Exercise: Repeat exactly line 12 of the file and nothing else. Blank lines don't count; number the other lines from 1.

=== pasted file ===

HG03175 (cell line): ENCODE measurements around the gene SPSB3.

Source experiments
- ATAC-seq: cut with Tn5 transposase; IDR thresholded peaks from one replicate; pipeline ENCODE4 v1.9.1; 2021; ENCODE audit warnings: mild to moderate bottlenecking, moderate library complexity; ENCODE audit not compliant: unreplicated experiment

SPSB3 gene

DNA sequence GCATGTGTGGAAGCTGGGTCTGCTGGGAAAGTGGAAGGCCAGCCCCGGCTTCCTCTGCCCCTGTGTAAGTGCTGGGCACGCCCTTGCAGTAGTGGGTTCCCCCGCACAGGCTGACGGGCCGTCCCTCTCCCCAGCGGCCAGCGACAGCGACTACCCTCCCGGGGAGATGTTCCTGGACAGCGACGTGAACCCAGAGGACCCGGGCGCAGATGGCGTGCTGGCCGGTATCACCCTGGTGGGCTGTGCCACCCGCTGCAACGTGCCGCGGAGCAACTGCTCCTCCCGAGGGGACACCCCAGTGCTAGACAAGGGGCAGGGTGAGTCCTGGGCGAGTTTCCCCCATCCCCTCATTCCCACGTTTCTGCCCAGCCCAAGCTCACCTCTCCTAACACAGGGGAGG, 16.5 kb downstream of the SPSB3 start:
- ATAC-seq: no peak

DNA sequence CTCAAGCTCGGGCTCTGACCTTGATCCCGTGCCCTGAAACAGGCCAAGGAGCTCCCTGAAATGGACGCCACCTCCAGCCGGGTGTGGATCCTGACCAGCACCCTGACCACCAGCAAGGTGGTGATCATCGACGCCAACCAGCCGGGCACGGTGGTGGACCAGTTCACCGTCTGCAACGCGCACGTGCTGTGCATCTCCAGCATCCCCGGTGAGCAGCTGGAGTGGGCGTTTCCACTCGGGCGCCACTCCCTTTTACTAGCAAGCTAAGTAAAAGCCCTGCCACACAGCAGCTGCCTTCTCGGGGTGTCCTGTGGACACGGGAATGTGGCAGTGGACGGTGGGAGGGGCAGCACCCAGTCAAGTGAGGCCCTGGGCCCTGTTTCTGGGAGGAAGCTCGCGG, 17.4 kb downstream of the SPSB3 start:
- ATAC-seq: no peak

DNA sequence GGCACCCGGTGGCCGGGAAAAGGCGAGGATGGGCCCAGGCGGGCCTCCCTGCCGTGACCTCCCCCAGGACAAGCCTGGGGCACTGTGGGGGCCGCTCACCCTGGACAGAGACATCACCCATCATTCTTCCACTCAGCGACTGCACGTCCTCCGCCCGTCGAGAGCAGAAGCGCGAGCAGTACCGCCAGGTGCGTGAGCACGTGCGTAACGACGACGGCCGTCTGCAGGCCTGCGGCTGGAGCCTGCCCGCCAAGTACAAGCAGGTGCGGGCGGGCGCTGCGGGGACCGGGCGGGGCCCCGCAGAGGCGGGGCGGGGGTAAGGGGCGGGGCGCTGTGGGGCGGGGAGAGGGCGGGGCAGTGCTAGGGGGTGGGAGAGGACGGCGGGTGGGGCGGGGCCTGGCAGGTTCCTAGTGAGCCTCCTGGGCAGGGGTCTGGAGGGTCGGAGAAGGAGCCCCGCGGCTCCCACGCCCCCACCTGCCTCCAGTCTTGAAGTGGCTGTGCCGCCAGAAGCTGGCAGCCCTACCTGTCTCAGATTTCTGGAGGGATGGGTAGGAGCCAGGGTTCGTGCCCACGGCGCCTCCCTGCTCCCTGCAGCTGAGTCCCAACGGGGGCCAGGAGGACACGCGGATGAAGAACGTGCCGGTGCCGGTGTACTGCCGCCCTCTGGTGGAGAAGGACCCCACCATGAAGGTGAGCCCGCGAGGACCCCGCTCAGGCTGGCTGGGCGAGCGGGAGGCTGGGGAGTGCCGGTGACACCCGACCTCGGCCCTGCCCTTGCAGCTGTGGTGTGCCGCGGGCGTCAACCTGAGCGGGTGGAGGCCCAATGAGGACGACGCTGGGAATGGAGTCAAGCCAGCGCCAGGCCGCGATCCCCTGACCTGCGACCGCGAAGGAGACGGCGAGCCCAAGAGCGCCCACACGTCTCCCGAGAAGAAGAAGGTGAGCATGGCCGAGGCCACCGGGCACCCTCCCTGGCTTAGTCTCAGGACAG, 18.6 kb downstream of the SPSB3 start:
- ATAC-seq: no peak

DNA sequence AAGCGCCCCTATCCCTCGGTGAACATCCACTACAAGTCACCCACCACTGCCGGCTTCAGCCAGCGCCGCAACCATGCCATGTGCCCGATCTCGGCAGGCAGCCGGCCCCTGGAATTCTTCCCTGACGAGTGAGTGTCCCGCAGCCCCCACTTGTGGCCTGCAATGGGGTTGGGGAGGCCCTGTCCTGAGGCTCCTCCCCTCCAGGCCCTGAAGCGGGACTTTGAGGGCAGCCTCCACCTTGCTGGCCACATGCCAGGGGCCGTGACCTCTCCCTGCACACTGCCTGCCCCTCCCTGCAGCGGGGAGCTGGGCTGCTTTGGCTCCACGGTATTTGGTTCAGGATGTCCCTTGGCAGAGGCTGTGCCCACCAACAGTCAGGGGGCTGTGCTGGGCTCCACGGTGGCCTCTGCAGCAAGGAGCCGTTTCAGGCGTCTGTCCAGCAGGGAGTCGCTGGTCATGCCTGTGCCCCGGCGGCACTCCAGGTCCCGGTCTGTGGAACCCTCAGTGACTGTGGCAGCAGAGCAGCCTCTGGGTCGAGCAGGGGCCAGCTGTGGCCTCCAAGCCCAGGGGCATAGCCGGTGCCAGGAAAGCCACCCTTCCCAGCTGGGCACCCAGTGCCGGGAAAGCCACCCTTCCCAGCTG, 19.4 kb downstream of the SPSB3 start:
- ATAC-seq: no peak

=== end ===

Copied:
- ATAC-seq: no peak